How to Check Your Oil Level
- Park on a level surface. It’s hard to tell how much water is in a cup that’s tipped to one side, and it’s hard to tell how much oil is in a vehicle parked on a hill.
- Give your engine 10-15 minutes to cool down. While you’re waiting, find a cloth or a clean rag. In a pinch, you can use a paper towel.
- Pop open the hood. Your dipstick rests inside the oil reservoir, but it should have a bright plastic tab (typically yellow, red, or orange) that makes it easy to spot and remove.
- Grip the tab and remove the dipstick. Wipe it clean with the cloth or rag, making sure to remove all residue (this can be a bit trickier with a paper towel).
- Return the dipstick to the reservoir, making sure to push it all the way down. The tab should tell you when it’s set. Wait a few seconds and slowly remove the dipstick again.
- Look at where the oil has clung to the dipstick, and measure it against the minimum and maximum lines etched into the stick. That’s your sweet spot. Never, ever exceed your engine’s maximum oil level.
How to Add Motor Oil
To avoid going over your vehicle’s maximum oil level, you’ll need to add new oil somewhat carefully. If your oil level is below your dipstick’s minimum line, remove the oil cap and add just a bit to your engine. Check your oil level again to see how much it’s changed. Repeat the process until your oil is where it should be.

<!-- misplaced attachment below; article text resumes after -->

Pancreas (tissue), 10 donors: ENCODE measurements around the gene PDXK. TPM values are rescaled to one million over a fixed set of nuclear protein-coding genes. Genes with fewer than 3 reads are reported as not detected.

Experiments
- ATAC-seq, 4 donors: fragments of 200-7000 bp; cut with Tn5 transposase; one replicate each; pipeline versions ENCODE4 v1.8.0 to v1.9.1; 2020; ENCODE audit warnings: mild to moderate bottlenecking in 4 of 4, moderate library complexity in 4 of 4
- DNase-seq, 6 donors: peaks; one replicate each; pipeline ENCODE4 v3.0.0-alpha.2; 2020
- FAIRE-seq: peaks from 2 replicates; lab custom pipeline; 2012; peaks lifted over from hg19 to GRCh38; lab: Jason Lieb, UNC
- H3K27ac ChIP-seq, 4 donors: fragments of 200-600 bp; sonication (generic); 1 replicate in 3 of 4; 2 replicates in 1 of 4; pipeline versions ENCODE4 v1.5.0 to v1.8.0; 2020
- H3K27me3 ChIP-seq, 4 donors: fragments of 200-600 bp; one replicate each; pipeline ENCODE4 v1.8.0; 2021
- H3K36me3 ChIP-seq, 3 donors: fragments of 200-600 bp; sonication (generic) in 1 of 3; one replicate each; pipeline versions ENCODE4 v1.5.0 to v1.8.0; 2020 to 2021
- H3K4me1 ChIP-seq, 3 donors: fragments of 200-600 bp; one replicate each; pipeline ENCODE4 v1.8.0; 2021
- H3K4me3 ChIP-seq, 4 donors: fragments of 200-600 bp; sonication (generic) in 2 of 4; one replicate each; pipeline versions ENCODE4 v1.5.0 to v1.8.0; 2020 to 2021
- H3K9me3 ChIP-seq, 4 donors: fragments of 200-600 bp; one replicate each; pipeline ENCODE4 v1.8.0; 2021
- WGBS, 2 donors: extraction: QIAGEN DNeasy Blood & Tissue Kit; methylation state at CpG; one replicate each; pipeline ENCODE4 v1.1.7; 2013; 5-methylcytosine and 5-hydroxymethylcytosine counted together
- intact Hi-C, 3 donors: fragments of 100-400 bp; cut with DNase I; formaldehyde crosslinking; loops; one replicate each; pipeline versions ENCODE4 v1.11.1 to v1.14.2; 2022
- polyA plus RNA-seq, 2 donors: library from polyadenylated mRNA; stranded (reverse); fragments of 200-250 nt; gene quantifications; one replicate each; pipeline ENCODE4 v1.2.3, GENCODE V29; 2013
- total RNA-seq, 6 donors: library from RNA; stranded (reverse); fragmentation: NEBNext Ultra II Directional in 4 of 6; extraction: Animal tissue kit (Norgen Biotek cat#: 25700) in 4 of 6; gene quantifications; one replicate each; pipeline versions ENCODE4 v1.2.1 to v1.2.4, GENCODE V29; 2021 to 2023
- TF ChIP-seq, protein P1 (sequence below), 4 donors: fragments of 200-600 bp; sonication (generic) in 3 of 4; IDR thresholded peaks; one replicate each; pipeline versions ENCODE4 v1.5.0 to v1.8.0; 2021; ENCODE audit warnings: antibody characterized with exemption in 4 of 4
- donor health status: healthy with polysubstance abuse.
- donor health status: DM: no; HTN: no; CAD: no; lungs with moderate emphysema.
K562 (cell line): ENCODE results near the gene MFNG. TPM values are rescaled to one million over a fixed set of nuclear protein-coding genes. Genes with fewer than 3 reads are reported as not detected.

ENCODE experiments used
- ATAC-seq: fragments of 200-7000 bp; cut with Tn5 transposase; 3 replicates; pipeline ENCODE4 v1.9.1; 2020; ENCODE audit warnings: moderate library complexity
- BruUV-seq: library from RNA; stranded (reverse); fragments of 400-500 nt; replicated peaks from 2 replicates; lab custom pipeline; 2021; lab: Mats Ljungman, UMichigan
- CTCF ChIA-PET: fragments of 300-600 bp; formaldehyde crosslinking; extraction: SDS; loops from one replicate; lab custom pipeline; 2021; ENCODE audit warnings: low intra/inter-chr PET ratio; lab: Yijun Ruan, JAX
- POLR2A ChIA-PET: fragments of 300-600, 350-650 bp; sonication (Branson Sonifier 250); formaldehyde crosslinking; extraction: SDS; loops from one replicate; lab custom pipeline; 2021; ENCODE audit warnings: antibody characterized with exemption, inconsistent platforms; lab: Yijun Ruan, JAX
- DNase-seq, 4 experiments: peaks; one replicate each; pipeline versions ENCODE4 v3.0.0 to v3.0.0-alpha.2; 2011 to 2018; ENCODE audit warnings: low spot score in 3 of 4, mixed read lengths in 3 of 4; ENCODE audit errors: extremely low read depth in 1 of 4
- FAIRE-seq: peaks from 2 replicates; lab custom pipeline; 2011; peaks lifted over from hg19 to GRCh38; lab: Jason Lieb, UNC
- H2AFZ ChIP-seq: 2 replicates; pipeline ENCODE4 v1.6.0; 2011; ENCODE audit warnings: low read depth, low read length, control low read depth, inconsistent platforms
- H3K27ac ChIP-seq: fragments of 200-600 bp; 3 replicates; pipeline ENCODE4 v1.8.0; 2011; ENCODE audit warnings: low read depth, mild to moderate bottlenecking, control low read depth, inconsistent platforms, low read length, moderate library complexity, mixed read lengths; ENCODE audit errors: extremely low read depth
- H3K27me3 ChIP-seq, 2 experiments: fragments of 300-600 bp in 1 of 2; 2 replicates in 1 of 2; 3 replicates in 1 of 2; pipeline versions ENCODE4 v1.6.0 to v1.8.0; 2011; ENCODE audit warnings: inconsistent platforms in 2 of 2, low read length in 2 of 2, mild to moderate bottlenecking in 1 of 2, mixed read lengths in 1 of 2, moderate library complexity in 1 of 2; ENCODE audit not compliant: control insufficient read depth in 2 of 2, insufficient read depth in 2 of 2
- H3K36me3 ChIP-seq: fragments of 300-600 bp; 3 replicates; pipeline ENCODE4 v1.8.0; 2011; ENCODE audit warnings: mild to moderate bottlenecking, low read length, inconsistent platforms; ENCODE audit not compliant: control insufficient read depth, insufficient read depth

When to Change Your Oil
Today’s passenger cars are highly efficient, and can go 5,000‑7,000 miles between oil changes. Most vehicles these days do a good job of monitoring their own oil levels, and will alert you with an indicator on your dashboard when oil levels are running low. Some even alert you to the need for an oil change based on your mileage. As with most things automotive, you should check your vehicle’s manual for more information.
How to Change Your Oil Safely
Changing your vehicle’s oil is straightforward. Changing it safely and tidily takes a bit of preparation and attention to detail. Here are a few tips that will keep you safe and keep your cleanup to a minimum.
- Let your engine cool down for 10-15 minutes before changing its oil.
- By the same token, warm up a freezing-cold engine for a few minutes before reading its oil level.
- Wear rubber gloves when you change your oil, and have a few rags or shop towels nearby.
- If it’s your first time, or if you just feel like being extra-safe, consider using a tarp (or an old shower curtain) to protect everything under your vehicle.
- Use a drain pan to catch the old oil.
- If the drain plug pops out before you can grab it, don’t reach into the drain pan right away! You might burn your hand, even if you’re wearing gloves. And you’ll need to wait a few minutes for all the oil to drain, anyway.
- Before you add a new oil filter, be sure to spread a little clean oil around its gasket. Dry seals fail quickly.
- Always use the type and weight of oil recommended by your vehicle’s manufacturer.
- Use a funnel to make accurate pouring easier. Just be sure to take it slow: oil is thick enough to overflow a funnel if you try to pour it all in at once.
- Always respect your engine’s maximum oil level. When you get close to what you think is the right amount of new oil, start checking your levels regularly.
- Don’t forget that drain plug! And don’t screw it on too tightly; about 25 pounds of torque will do it. Overtightening your drain plug might cause it to leak.
- Empty the drain pan into a bottle or other appropriate container, and dispose of old oil responsibly.